Volltext: The Cyclopaedia of Anatomy and Physiology, vol 1: A-Dea (1)

really is, on account of its deep position and 
the overlapping of the kidney, E. As it gets 
beyond this part it is seen to dilate. Two veins, 
corresponding to the ventz iliacæ of Quadrupeds, 
(m, m,) return the blood in part to the tail, and 
join the vena cava near the kidneys. The vein 
corresponding to the caudal or sacro-median of 
Quadrupeds is not a simple vessel, but a 
plexus, which is surrounded and protected by 
the inferior spinous processes ; it is seen at f. 
A venous plexus from the intestinal canal (g) 
terminates in the right iliac vein, which is 
larger than the left, and thus establishes a com¬ 
munication between it and the portal system. 
h shows a muscular vein, and i the termination 
of a hypogastric plexus. 
The more important plexuses which commu¬ 
nicate with the iliac veins are, first, the perito¬ 
neal plexus (Z), which in older individuals, and 
especially at the season of sexual excitement, is 
much more considerable than is here repre¬ 
sented; and secondly, the iliac or psoadic 
plexus (k,k), which forms an immense reser¬ 
voir of venous blood. It is situated between 
the under surface of the depressors of the tail, 
which represent the psoas muscles, and the 
peritoneum, reaching from behind the lower 
extremity of the kidney to the posterior end of 
the abdomen, and forming a mass of closely 
interwoven veins, of an inch or more in thick¬ 
ness, and serving to bring the subcutaneous 
veins of the posterior part of the body into 
communication with the posterior vena cava. 
This plexus is fed, if we may use the ex¬ 
pression, by a, an inferior vein; b, a lateral; 
and c, a superior vein of the tail, which unite 
to form an ischiadic sub-plexus, d. Laterally 
the iliac plexus receives from five to seven 
veins, which return the blood from the dorsal 
and lateral parietes of the abdomen, and pierce 
the lateral abdominal muscles to join the plexus 
at e, e. On its internal or mesial edge the iliac 
plexus communicates by many and wide aper¬ 
tures with the iliac vein. At the anterior part 
of the abdomen the inferior cava receives the 
plexus phrenicus, o, o. 
The condition of the venous system above 
described, while it is admirably adapted to the 
mode and sphere of existence of the Cetaceans, 
presents a beautiful instance of that co-ordinate 
analogy to the condition of the veins in the 
embryo of the higher Mammals, which is ex¬ 
hibited in the general form of the animals 
composing this the lowest order of the class.] 
Organs of Respiration.—The organs and 
all the essential phenomena of respiration are 
the same in the Cetaceans as in the other 
Mammals. They have been made the subject 
of but few observations. 
[In the Dugong the lungs are of a very elon¬ 
gated and flattened form, resembling those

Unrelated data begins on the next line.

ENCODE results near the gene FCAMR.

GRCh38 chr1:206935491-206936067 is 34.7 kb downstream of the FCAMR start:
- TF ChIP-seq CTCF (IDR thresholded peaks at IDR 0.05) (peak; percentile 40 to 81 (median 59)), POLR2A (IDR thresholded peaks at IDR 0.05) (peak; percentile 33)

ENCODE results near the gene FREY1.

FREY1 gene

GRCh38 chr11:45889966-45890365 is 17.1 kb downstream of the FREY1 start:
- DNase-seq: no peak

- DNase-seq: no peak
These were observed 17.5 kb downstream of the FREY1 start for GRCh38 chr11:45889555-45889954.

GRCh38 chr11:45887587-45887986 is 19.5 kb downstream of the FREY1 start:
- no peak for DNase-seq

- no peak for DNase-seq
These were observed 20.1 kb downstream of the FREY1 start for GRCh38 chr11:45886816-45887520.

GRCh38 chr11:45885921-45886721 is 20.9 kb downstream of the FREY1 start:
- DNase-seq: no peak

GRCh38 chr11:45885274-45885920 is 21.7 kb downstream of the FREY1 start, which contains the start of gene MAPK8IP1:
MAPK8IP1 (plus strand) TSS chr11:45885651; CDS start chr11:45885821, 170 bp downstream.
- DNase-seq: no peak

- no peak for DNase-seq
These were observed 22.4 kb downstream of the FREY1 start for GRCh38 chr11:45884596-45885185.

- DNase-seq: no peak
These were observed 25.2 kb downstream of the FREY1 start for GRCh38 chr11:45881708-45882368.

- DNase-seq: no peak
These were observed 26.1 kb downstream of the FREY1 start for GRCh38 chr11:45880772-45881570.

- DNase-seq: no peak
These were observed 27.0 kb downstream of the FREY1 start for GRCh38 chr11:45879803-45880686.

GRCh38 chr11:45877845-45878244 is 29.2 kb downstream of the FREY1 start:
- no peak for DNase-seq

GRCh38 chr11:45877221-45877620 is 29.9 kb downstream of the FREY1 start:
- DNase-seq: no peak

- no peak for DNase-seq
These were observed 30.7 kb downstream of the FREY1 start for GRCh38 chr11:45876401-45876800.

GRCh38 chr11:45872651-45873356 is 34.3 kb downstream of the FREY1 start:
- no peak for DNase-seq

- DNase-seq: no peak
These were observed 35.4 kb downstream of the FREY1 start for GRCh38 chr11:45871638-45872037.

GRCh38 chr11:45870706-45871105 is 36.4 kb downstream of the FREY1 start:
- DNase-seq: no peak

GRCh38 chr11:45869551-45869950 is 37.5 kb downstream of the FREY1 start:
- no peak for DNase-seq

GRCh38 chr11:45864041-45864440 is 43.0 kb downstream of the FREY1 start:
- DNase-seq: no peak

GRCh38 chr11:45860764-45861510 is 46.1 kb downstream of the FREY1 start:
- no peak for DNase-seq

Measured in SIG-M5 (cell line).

which Daubenton has figured of the Manatee. 
They are, as Sir Everard Home has observed, 
one-fourth the length of the animal; those 
from the animal, eight feet long, which he re¬ 
ceived from Sir Stamford Raffles, measuring 
two feet. They are convex posteriorly or on 
the dorsal aspect, flattened on the opposite 
side, and along this surface the principal 
branches of the bronchi can be seen through 
the serous covering. The upper end of each 
lung is obtuse, thick, and narrow ; they gradu¬ 
ally become flatter towards the lower extremity, 
the margin of which is rounded. 
The whole surface of these lungs presents an 
appearance somewhat similar to that of the 
Turtle ( Chelonia Mydas), in consequence of 
the large size of the superficial air-cells, which 
are a line in diameter (a, a, fig. 268.) The 
great extent of the lungs down the back, and 
the high division of the trachea, and consequent 
length of the bronchi, are further instances of 
this resemblance. 
Fig. 267. 
Cartilages of the bronchus of the Dugong. 
The cartilages of the bronchial tubes are 
continued spirally into one another (fig. 267) : 
the pulmonary artery lies to the outer side of 
the bronchus and is deeper seated; the pulmo¬ 
nary vein to the inner side, and is superficially 
situated. The principal branch of the bron¬ 
chus (b, fig. 268) runs down near the inner 
margin of the lung, and continues distinct to 
within four inches of the end ; it then divides 
into smaller branches; the larger ramifications 
are given off from its outer side, c, c. In all 
the branches the cartilaginous rings continue 
distinct and strong till their diameter is con¬ 
tracted to one or two lines ; the rings passing 
irregularly into each other as in the main 
trunks. The lining membrane of the air- 
tubes is thrown into longitudinal rugae, in¬ 
dicating their dilatability. We have before 
mentioned the large size of the pulmonary 
artery : in this respect, as well as in the 
structure of the lung, the Dugong manifests 
a greater similarity to the reptile than the 
Porpoise does. In this animal the air-cells in 
no part of the lung exceed a sixth part of the 
size of the superficial ones in the Dugong; and


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